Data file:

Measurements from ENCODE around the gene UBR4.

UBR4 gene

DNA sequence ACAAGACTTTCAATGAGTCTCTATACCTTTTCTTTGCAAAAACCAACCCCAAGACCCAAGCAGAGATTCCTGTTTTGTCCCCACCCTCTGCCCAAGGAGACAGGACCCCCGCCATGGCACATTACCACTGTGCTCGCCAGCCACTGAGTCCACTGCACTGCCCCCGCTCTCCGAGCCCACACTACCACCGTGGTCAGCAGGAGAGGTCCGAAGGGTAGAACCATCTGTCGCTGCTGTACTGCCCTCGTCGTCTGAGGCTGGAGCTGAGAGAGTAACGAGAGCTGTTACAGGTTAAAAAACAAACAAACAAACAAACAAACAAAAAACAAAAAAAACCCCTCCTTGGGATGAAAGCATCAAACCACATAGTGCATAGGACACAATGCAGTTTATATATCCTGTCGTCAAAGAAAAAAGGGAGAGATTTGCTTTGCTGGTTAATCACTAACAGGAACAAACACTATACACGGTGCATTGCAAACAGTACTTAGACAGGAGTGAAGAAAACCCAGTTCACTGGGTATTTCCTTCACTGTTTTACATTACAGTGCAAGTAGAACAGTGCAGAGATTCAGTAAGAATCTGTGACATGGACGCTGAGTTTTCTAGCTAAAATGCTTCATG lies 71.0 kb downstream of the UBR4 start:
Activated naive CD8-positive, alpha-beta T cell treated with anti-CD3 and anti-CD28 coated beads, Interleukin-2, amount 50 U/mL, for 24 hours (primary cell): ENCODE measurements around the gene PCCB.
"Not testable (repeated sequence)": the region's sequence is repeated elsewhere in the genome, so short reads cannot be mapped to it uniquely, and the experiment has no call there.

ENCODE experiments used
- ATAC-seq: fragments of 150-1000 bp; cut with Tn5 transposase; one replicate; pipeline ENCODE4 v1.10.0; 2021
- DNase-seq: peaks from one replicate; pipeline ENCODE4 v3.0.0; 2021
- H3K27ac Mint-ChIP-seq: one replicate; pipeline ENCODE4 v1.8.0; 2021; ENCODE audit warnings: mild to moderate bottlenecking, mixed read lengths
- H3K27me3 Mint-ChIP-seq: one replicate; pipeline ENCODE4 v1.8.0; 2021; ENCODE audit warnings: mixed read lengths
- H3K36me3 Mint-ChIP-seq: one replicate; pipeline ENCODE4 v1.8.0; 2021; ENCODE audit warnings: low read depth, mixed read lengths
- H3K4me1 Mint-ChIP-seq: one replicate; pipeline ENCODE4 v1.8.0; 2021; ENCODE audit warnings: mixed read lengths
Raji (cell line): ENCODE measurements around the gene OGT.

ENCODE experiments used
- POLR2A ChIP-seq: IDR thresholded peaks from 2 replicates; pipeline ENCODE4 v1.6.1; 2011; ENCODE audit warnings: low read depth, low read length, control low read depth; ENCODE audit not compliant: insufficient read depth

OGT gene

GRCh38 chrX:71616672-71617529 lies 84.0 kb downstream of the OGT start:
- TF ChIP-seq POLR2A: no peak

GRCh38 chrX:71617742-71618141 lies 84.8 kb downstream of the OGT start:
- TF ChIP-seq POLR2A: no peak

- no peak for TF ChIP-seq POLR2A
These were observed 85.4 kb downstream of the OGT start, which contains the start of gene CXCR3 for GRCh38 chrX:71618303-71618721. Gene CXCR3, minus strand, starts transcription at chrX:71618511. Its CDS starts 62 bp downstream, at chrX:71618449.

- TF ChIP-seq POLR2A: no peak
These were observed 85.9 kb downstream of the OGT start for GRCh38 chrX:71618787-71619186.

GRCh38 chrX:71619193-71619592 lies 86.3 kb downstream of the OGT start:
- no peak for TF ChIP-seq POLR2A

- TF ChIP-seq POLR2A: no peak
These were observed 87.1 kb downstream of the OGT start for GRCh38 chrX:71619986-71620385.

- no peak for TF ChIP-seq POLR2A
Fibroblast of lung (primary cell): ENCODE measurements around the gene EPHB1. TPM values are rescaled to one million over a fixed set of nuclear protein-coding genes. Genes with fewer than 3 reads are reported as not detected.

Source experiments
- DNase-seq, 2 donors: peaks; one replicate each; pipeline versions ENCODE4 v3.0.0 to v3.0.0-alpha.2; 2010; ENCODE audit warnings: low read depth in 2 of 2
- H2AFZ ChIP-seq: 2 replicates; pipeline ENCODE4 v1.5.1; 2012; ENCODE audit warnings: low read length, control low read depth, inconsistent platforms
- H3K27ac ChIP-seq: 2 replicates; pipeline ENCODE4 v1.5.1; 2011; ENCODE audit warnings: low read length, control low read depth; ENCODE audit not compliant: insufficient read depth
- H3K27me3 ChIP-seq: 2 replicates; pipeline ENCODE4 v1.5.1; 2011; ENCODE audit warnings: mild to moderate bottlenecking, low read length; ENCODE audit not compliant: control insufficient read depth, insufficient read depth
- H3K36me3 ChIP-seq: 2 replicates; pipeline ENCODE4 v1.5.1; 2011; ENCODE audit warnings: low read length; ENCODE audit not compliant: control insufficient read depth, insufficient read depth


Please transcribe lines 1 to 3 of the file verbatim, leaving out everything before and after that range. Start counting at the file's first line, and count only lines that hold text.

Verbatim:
Measurements from ENCODE around the gene UBR4.

UBR4 gene

DNA sequence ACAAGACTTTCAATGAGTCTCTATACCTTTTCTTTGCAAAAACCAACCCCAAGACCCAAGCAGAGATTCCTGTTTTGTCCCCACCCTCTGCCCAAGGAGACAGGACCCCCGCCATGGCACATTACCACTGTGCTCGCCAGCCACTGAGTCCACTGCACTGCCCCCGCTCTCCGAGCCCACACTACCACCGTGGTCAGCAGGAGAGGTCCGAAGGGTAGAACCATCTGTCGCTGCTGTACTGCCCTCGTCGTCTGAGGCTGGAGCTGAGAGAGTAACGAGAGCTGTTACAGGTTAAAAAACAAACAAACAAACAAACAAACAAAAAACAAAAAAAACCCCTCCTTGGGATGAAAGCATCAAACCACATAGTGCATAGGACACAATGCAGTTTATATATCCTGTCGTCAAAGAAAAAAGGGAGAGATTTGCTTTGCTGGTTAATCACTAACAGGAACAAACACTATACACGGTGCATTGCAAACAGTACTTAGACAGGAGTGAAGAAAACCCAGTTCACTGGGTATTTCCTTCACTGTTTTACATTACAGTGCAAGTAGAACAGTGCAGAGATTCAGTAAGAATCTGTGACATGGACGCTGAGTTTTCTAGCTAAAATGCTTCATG lies 71.0 kb downstream of the UBR4 start: